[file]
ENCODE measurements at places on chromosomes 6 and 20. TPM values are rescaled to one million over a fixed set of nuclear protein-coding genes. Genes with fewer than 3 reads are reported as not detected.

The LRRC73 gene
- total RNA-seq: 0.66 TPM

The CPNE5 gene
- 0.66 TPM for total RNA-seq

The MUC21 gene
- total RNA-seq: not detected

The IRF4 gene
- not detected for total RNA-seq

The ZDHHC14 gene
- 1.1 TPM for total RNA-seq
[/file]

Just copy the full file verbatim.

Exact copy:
ENCODE measurements at places on chromosomes 6 and 20. TPM values are rescaled to one million over a fixed set of nuclear protein-coding genes. Genes with fewer than 3 reads are reported as not detected.

The LRRC73 gene
- total RNA-seq: 0.66 TPM

The CPNE5 gene
- 0.66 TPM for total RNA-seq

The MUC21 gene
- total RNA-seq: not detected

The IRF4 gene
- not detected for total RNA-seq

The ZDHHC14 gene
- 1.1 TPM for total RNA-seq